Although we are now moving into Alert Level 1, some of us may still be struggling with mental health issues. Our useful links below are still relevant - take the time to check them out.
Te Whare Tapa Whā
Te Whare Tapa Whā is a model of health that helps us to identify where we need extra support. It describes health as a wharenui or meeting house with four walls. These represent taha wairua (spirituality), taha hinengaro (mental health), taha tinana (physical health) and taha whānau (social relationships). Connection with the whenua (land) forms the foundation.
- Using Te whare tapa whā – As a guiding principle framework for Māori and others
- Finding balance – Te whare tapa whā plan for individuals
- Finding balance – Te whare tapa whā plan for teams and the workplace
- A guide for maintaining health and wellbeing (includes, rest, good eating, excercise, actions, etc)
- A mental health guide for New Zealand leaders (this has sections on diet and sleep, etc)
- A personal wellbeing plan - Five ways to wellbeing
- Refuelling the tank for individuals
- 64 ways to take care of yourself
- A few minutes of self-care
- Depression.org.nz has resources for whānau with anxiety or depression
Mahi-A-Atua is led by Dr Diana and Mark Kopua – they hold regular wānanga through their Facebook site to tautoko kaupapa Māori approaches to wellbeing and addressing power, practice and systemic racism.
Connected Eastern Southland’s The Southerly
The Southerly has tips and advice about mental health and wellness that’s specifically for Eastern Southland. Content is provided by mental health and wellness experts, and commissioned by the Community Networking Trust as part of a local welfare response to COVID-19.
See their information below on finding balance.
We’re not in Kansas anymore…
Times are a-changing, and we have all had to step outside of the normal and into a strange and unfamiliar place. For many of us, it is an uncomfortable place where we are struggling to balance competing demands. These might include spending an unprecedented amount of time with our partner, children, or flatmates, struggling with strong emotions, and finding ourselves overworked and wired to technology. A place called lock-down.
Your happy place: Finding a balance.
When it comes to balance, there is no easy place to start. Every aspect of our ‘new normal’ is important to our wellbeing and deserves our attention. So, in no particular order, here are a few issues you may be experiencing right now, and some strategies to help find your happy place.
Juggling kids and work?
Planning is your new best friend. Try putting together a daily schedule of tasks and activities so that every member of the family knows what they should and shouldn’t be doing throughout the day. Find a template online, or draw one up on a piece of paper, a whiteboard, or whatever you have handy. Mix in the timetables from the online school plans. Then work to this as best you can—while recognising these are challenging times, and we all need to give ourselves more than a bit of slack. This will help keep you as productive as you can be (and sane), while giving your children the consistency they need.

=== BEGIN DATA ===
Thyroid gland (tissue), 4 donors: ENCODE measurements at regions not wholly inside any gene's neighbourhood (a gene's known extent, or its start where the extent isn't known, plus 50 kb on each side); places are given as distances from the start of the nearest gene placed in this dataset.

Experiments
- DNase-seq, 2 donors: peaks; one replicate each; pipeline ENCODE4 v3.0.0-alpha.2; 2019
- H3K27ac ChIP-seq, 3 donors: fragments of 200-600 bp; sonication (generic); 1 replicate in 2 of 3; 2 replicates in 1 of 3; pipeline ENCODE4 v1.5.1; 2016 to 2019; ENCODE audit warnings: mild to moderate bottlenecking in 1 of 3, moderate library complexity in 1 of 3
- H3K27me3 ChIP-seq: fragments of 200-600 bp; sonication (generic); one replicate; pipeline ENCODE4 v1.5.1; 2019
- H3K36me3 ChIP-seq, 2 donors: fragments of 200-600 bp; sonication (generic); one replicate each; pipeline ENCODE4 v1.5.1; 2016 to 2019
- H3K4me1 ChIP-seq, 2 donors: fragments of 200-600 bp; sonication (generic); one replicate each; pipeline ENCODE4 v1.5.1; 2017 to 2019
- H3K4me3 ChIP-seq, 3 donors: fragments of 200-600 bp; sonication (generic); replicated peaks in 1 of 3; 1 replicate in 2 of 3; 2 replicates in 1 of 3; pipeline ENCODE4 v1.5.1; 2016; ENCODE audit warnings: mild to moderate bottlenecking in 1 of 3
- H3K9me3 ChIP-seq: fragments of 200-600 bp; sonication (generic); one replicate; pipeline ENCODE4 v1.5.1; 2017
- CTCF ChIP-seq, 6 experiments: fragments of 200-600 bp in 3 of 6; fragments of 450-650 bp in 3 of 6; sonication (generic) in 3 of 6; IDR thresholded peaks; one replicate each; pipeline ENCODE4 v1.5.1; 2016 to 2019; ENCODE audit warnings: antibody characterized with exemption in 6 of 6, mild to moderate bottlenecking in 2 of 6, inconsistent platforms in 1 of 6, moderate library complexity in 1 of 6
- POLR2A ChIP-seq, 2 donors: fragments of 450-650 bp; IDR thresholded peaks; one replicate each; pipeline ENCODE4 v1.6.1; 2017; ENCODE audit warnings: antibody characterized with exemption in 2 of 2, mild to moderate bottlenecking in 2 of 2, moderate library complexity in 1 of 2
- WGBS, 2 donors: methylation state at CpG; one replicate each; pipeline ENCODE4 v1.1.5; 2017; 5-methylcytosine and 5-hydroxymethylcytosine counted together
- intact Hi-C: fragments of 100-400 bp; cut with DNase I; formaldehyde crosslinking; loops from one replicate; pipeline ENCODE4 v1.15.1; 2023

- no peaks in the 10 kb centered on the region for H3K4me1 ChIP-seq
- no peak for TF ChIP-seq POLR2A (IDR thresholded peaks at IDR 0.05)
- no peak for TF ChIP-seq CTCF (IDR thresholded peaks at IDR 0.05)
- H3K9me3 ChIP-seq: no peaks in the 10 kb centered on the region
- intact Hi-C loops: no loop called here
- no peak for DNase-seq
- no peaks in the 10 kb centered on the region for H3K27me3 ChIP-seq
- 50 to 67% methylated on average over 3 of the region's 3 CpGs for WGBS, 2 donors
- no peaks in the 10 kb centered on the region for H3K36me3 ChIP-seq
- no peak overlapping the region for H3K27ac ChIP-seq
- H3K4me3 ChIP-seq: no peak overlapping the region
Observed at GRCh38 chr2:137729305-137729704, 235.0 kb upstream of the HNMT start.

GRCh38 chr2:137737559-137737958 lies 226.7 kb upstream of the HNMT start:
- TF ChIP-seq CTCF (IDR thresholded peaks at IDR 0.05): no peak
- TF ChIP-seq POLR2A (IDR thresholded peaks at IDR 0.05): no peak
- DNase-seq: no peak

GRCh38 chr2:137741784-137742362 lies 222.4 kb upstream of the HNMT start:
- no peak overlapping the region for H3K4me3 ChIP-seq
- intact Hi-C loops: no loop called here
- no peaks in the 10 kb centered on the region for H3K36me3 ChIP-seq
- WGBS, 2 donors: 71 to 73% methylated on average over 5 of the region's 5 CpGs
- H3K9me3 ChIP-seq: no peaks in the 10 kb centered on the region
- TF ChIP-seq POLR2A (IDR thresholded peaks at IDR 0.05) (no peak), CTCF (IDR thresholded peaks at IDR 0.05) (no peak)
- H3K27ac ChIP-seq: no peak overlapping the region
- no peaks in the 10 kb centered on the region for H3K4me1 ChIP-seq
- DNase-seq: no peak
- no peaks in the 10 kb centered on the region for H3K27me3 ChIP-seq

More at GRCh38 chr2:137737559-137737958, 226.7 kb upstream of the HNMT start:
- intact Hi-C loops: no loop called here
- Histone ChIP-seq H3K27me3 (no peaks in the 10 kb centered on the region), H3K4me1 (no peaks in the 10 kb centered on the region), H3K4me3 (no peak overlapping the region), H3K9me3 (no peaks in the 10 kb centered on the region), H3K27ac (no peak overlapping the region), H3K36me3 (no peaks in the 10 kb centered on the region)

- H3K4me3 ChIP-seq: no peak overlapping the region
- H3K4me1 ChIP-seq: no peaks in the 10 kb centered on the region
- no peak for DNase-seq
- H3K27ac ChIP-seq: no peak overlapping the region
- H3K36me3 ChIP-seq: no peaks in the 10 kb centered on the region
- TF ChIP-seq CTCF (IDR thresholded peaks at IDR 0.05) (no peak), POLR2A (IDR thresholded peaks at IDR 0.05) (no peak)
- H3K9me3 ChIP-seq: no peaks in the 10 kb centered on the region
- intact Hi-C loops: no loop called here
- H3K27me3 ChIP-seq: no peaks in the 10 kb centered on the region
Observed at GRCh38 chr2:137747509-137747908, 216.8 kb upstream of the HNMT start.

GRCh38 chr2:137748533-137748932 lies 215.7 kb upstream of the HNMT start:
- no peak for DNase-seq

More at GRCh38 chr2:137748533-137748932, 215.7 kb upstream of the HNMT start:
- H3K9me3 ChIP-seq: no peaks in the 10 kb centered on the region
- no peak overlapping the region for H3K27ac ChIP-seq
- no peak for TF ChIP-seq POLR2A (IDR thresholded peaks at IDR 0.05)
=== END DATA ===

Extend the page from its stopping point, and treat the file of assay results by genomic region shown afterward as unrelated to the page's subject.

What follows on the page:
Frustrated or angry?
Of course you are, and that’s ok. We all have a lot to deal with right now: being cooped up with family or housemates, supermarket madness, cancelled plans, and confusion over when this will all end to name a few. But anger left bottled up can become unhelpful and cause us to lash out at others. This is the moment to take a deep breath and pay attention to what’s going on inside you. Work with what you can control. That’s you! (And your response.)
- Take time out: Amidst the stress, you may notice your dog staring longingly at you for a walk. Seize the chance and leave the house for a walk. You can also claim some ‘me’ time by escaping to a spare room in the house. This will give you time to relax, find your centre and maybe even some possible solutions.
- Talk it out: Share your feelings with your partner, a trusted friend or co-worker. They may be able to help you identify some other feelings behind the anger and helpful ‘next steps’.
- Take control (of what you can): If you are worried about finances, get some financial advice or do a budget. Feeling lethargic? Schedule some exercise into your day. Disconnected? Set up a video call with friends or family. Lacking purpose? Take up a new hobby or start an online course. Do what you can control and forget the rest.
Can’t switch off from work?